New Mexico experiences the worst – and best – of law enforcement

COMMENTARY: Lately we’ve seen the worst of law enforcement in New Mexico. We’ve also seen the best.

Heath Haussamen

Heath Haussamen

A judge in Albuquerque decided last week that two police officers – Dominique Perez and Keith Sandy – will face murder charges in the 2014 killing of James Boyd, a homeless and mentally ill man whose death was caught on video and seen around the world.

The Albuquerque Police Department is already operating under a consent decree with the U.S. Department of Justice, which found last year that APD was using “excessive force” that “constituted an ongoing risk to the public.” Albuquerque police have killed too many people in recent years.

Whether negligence or worse by these two men caused Boyd’s death, or systemic problems at APD, the bottom line is the government took the life of a man who shouldn’t have died.

I’m glad a jury will decide whether Perez and Sandy should be held criminally liable.

Boyd’s death represents law enforcement at its worst. Here’s an example of law enforcement at its best:

Local, state and federal agencies reacted quickly when two small bombs detonated outside Las Cruces churches on Aug. 2. Police spread out across the city looking for additional threats and hunting for those responsible.

I spent the day wandering my city, observing the law-enforcement response. What I witnessed was comforting.

An El Paso Police Department officer even showed up in Las Cruces to help. He patrolled the area around a prayer vigil held on the evening of the explosions.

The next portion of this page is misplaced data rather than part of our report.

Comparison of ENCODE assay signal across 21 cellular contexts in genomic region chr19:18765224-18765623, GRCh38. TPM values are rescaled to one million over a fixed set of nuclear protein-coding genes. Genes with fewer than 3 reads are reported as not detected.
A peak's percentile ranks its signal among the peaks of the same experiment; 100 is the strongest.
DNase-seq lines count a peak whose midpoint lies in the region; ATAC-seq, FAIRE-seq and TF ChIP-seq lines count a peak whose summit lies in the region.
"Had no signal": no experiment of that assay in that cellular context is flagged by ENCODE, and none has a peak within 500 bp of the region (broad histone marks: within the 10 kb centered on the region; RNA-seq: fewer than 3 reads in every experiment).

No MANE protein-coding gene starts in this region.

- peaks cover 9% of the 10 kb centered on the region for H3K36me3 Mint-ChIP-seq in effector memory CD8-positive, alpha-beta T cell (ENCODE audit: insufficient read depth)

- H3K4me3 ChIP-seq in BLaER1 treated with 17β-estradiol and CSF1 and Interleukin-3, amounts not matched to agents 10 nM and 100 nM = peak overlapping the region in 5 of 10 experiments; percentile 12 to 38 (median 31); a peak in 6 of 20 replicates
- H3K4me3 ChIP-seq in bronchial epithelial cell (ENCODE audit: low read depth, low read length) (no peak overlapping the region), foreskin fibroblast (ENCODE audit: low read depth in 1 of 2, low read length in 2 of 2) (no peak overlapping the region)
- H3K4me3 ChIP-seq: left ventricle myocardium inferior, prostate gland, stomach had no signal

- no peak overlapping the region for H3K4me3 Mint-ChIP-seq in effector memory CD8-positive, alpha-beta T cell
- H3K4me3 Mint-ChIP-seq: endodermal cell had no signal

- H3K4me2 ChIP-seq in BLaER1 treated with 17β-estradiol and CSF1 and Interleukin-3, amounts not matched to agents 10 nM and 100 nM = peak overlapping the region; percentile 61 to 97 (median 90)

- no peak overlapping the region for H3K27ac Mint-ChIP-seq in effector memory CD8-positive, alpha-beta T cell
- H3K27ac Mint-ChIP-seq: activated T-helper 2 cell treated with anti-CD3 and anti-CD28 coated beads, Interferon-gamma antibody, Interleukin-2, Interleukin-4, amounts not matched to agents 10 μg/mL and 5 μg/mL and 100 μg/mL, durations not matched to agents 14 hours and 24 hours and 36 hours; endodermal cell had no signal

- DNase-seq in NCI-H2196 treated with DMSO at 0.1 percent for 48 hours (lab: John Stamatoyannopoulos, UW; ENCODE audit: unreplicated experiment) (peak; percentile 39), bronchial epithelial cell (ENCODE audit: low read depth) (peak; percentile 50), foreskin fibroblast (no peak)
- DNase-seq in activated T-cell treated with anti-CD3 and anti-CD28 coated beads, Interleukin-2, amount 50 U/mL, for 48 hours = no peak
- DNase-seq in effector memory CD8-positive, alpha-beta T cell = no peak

That day, and in the weeks since, I’ve seen police respond swiftly and firmly to several bomb threats. I’ve seen officers be patient and friendly with people who were put at risk by explosions and inconvenienced by scares that turned out to be false alarms.

Fortunately no one was injured in the blasts. Police are working to keep it that way.

Unfortunately, that sometimes isn’t the experience citizens have with officers. And it’s outrageous that a disproportionate number of people killed by cops are black people and Native Americans.

We need change. A report by the president’s Task Force on 21st Century Policing makes important recommendations in areas including transparency, accountability and training.

Police are on the front lines, often encountering people struggling with the effects of societal problems including poverty, mental illness, drug abuse, and structural racism. We must improve police practices so these situations don’t end in death as often.

But that won’t fix the core issues that lead to encounters between police and citizens. We need to focus on those deeper concerns.

Let’s also remember that most officers are hardworking men and women who live in our communities with us. They’re white and black and brown just like the rest of America.

I’ve seen these men and women work tirelessly in recent weeks to try to catch whoever attacked our churches and our freedom to assemble. I’m glad they’re on the job.

We need to weed out the bad apples. Video from police cameras and our own phones is helping with that.

We need to shift the way we approach policing in areas including training and transparency. The Department of Justice is working to change cultures in cities like Albuquerque and Ferguson where entire agencies have gotten out of control.

In spite of those issues, I’m grateful for the officers who are working to keep our communities safe.

This BBSNews article was syndicated from, and written by Heath Haussamen. Read the original article here.